"Born of Water", 1980, Signed Lithograph | by R.C. Gorman

"Born of Water", 1980, Signed Lithograph | by R.C. Gorman

$3,600.00Price

No. 123 in an edition of 150

22 1/2" x 30"

Unframed

 

Hallmarks (pictured)

  • Signed & dated in the lower left "R.C. Gorman 1980"
  • Edition number and size in lower right "123/150"
  • Workshop's Chop pressed on lower right "OP"
  • Printer's Chop pressed on lower Center-Right (not pictured)
  • Artist's Chop pressed on lower Left (not pictured)

 

This is one of my favorite works of R.C.. After 1980, I have not yet found any lithograph or serigraph that features a subject other than the women R.C. was so famous for. This representation of To' Baaschini [Born of Water], one of the Navajo Hero-Twins is the second of two works he used To' Baaschini as the subject, and the last of any of his lithographs (that I have found) that explore the theme of Navajo culture and religion in this way.

 

  • R.C. Gorman | July 27, 1931 - November 3, 2005

    Called "The Picasso of American Indian Art" by The New York Times, my uncle, R.C. Gorman, was a prolific and highly acclaimed artist.

    Born on the Navajo Indian Reservation in Chinle, Arizona to Carl Gorman and Adele Brown, R.C. had humble beginnings. He was the first to recieve a scholarship from the Navajo Nation to study internationally. He attended art school in Mexico City where he learned the art of lithography from master printer, Jose Sanchez.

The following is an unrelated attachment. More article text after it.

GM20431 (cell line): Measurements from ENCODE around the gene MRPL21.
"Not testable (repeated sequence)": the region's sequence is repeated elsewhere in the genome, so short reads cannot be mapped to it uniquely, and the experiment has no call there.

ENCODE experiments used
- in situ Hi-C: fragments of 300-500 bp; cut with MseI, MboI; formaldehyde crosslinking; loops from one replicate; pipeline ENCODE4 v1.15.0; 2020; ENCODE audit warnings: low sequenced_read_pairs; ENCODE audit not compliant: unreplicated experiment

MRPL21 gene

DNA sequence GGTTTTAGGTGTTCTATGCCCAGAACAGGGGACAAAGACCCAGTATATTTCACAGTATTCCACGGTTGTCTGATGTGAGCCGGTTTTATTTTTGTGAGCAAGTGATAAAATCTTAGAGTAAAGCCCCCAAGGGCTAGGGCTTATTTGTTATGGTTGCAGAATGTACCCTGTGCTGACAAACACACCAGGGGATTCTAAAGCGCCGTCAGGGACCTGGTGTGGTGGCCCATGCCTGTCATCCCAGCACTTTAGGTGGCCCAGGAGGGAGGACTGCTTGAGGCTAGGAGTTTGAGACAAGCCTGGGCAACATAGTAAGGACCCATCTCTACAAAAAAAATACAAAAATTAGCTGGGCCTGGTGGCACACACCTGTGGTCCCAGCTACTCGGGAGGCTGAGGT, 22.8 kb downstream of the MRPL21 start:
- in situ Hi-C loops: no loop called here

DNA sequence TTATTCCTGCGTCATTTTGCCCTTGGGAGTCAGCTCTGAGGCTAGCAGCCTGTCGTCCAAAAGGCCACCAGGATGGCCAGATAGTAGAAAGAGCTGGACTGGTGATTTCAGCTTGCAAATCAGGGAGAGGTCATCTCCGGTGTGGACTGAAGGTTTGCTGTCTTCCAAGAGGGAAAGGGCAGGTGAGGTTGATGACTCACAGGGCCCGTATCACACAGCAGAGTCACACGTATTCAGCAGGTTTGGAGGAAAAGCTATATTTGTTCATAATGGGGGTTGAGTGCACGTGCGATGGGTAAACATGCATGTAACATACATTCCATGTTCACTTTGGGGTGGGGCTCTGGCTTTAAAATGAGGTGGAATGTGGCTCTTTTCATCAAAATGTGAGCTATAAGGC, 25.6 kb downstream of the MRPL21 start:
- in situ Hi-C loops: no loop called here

R.C. Moved to Taos in 1967. He had been showing his work at the Manchester Gallery and in 1968, he purchased the Manchester Gallery and turned it into the Navajo Gallery - the very first Native American owned art gallery.

     

    Over the next 4 decades R.C.'s fame and acclaim grew. In 1973 he was the only living artist to be included in the “Masterworks of the American Indian" show held at Metropolitan Museum in New York City. One of his works was selected to be the cover of the exhibit's catalog. Perhaps best known for his colorful and vibrant depictions of Native Life, particularly of Native Women, R.C.'s art pays homage to his roots. His carreer span many mediums and styles.

     

    Today, Taos celebrates R.C. legacy with an annual R.C. Gorman Days in July.